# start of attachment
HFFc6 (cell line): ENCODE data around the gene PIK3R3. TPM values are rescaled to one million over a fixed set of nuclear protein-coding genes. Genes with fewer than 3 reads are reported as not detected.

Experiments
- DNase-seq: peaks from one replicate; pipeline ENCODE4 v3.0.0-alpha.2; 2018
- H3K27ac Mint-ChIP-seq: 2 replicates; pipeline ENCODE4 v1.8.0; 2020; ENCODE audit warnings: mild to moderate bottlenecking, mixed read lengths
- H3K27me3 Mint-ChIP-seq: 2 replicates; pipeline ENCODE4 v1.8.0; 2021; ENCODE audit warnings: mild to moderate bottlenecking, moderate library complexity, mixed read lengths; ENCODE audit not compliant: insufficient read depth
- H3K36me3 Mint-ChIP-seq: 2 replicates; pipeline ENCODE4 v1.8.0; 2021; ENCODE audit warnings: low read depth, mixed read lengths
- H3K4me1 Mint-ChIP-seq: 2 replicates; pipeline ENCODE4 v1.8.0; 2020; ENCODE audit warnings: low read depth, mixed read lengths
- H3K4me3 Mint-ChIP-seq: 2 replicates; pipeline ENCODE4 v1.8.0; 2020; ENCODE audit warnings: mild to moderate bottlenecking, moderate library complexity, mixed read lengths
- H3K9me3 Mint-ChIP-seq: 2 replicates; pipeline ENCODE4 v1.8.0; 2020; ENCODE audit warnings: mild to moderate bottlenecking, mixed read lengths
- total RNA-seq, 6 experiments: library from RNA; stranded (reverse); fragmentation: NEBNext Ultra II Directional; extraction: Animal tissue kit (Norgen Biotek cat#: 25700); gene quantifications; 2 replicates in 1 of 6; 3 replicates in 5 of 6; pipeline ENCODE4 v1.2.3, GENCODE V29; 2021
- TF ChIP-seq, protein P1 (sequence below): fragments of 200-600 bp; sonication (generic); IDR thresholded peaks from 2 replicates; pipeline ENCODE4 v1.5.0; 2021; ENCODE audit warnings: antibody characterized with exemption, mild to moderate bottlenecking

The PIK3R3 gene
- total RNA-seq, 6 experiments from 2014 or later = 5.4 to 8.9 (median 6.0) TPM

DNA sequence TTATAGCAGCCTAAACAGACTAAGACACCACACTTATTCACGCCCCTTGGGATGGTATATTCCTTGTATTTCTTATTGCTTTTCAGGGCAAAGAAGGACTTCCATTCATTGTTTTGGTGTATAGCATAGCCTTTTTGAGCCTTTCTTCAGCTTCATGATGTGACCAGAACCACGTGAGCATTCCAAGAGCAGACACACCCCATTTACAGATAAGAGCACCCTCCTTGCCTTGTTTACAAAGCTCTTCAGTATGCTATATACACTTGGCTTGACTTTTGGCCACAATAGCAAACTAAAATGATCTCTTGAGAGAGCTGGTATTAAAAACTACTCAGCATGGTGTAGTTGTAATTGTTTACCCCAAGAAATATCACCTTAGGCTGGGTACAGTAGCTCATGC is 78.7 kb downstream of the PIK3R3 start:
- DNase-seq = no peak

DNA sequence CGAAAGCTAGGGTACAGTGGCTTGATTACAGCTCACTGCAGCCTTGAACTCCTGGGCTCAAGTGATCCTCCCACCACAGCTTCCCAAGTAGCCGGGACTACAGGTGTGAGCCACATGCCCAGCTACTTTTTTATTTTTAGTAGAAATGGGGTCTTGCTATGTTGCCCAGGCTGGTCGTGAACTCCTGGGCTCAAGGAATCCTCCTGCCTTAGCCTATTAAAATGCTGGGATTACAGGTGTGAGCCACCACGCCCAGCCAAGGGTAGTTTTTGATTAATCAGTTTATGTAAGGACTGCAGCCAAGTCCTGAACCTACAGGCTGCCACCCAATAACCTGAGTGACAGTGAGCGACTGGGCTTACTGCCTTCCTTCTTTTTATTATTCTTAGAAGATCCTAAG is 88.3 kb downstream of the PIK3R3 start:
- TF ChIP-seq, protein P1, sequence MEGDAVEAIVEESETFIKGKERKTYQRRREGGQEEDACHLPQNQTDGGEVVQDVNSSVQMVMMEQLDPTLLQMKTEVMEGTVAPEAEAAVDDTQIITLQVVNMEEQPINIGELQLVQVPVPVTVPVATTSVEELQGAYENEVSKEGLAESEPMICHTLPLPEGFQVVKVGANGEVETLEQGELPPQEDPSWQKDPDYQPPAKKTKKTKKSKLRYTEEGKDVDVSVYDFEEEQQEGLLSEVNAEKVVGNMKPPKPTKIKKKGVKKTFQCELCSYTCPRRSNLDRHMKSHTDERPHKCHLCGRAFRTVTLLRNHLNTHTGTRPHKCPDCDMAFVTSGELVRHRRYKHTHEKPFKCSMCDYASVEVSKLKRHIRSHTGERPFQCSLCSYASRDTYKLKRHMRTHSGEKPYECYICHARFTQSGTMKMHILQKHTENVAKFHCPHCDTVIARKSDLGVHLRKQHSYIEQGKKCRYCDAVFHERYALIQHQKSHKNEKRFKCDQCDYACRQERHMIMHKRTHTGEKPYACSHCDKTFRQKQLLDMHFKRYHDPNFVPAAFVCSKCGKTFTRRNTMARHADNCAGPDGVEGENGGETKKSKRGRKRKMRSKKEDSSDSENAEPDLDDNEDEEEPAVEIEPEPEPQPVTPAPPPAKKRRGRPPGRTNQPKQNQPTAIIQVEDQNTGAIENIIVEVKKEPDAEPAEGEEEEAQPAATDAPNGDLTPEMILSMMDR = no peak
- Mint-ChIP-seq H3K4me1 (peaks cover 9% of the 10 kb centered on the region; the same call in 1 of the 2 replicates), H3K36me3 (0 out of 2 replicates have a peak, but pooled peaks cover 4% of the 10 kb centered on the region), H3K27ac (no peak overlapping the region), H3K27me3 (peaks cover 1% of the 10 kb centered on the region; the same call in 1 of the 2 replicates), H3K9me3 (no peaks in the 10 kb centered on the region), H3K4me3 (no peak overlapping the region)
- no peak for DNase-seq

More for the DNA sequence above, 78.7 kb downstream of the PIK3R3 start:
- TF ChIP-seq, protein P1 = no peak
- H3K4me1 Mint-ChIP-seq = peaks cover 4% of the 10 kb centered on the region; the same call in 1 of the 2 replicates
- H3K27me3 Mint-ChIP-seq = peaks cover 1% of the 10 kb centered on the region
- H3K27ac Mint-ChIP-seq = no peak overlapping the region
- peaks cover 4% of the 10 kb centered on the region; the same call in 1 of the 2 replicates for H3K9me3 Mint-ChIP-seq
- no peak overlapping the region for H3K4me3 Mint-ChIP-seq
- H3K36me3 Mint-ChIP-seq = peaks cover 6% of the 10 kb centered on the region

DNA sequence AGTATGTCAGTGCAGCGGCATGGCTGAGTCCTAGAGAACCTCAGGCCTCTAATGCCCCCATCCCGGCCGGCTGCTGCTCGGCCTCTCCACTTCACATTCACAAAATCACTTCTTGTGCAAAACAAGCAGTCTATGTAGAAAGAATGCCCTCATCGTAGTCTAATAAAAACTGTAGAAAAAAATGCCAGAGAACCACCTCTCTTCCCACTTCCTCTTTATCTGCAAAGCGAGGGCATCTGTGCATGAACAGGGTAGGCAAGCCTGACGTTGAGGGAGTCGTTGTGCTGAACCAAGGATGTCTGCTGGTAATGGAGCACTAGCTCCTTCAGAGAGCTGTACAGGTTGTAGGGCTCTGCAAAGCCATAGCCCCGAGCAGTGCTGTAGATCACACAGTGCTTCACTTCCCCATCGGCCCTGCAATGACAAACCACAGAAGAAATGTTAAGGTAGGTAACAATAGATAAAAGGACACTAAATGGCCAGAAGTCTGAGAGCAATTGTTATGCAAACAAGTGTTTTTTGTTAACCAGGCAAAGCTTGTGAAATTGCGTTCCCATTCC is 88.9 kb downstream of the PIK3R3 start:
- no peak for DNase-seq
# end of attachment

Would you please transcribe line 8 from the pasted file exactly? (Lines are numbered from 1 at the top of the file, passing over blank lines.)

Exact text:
- H3K4me3 Mint-ChIP-seq: 2 replicates; pipeline ENCODE4 v1.8.0; 2020; ENCODE audit warnings: mild to moderate bottlenecking, moderate library complexity, mixed read lengths